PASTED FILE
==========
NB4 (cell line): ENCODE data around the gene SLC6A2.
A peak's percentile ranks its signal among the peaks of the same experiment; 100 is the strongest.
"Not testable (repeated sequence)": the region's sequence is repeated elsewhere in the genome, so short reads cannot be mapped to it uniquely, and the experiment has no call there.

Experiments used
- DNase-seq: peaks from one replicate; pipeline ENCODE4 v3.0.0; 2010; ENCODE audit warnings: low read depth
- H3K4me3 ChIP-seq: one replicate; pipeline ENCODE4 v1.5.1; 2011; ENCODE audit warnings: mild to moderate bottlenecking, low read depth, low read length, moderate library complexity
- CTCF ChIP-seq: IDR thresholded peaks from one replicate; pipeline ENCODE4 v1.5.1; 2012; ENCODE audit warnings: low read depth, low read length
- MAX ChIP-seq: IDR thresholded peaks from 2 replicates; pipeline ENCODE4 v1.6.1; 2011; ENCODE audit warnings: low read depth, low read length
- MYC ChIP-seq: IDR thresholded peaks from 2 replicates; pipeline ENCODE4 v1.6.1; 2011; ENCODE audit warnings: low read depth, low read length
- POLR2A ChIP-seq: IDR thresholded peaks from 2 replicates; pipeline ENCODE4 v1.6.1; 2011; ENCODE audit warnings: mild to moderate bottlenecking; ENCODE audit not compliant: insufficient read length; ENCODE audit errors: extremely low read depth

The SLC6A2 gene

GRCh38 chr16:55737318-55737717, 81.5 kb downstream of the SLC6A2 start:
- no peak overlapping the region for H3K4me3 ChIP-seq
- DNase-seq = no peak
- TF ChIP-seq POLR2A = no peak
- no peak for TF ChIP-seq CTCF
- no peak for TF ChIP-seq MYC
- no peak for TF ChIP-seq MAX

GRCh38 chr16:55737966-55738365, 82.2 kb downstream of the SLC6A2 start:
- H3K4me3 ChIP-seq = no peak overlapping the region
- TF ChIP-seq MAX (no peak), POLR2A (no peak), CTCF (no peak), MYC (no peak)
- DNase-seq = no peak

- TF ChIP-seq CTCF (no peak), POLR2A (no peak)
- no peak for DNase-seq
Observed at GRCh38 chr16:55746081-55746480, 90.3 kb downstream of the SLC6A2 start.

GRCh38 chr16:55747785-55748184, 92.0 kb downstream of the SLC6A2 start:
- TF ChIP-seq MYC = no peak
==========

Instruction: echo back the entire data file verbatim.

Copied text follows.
NB4 (cell line): ENCODE data around the gene SLC6A2.
A peak's percentile ranks its signal among the peaks of the same experiment; 100 is the strongest.
"Not testable (repeated sequence)": the region's sequence is repeated elsewhere in the genome, so short reads cannot be mapped to it uniquely, and the experiment has no call there.

Experiments used
- DNase-seq: peaks from one replicate; pipeline ENCODE4 v3.0.0; 2010; ENCODE audit warnings: low read depth
- H3K4me3 ChIP-seq: one replicate; pipeline ENCODE4 v1.5.1; 2011; ENCODE audit warnings: mild to moderate bottlenecking, low read depth, low read length, moderate library complexity
- CTCF ChIP-seq: IDR thresholded peaks from one replicate; pipeline ENCODE4 v1.5.1; 2012; ENCODE audit warnings: low read depth, low read length
- MAX ChIP-seq: IDR thresholded peaks from 2 replicates; pipeline ENCODE4 v1.6.1; 2011; ENCODE audit warnings: low read depth, low read length
- MYC ChIP-seq: IDR thresholded peaks from 2 replicates; pipeline ENCODE4 v1.6.1; 2011; ENCODE audit warnings: low read depth, low read length
- POLR2A ChIP-seq: IDR thresholded peaks from 2 replicates; pipeline ENCODE4 v1.6.1; 2011; ENCODE audit warnings: mild to moderate bottlenecking; ENCODE audit not compliant: insufficient read length; ENCODE audit errors: extremely low read depth

The SLC6A2 gene

GRCh38 chr16:55737318-55737717, 81.5 kb downstream of the SLC6A2 start:
- no peak overlapping the region for H3K4me3 ChIP-seq
- DNase-seq = no peak
- TF ChIP-seq POLR2A = no peak
- no peak for TF ChIP-seq CTCF
- no peak for TF ChIP-seq MYC
- no peak for TF ChIP-seq MAX

GRCh38 chr16:55737966-55738365, 82.2 kb downstream of the SLC6A2 start:
- H3K4me3 ChIP-seq = no peak overlapping the region
- TF ChIP-seq MAX (no peak), POLR2A (no peak), CTCF (no peak), MYC (no peak)
- DNase-seq = no peak

- TF ChIP-seq CTCF (no peak), POLR2A (no peak)
- no peak for DNase-seq
Observed at GRCh38 chr16:55746081-55746480, 90.3 kb downstream of the SLC6A2 start.

GRCh38 chr16:55747785-55748184, 92.0 kb downstream of the SLC6A2 start:
- TF ChIP-seq MYC = no peak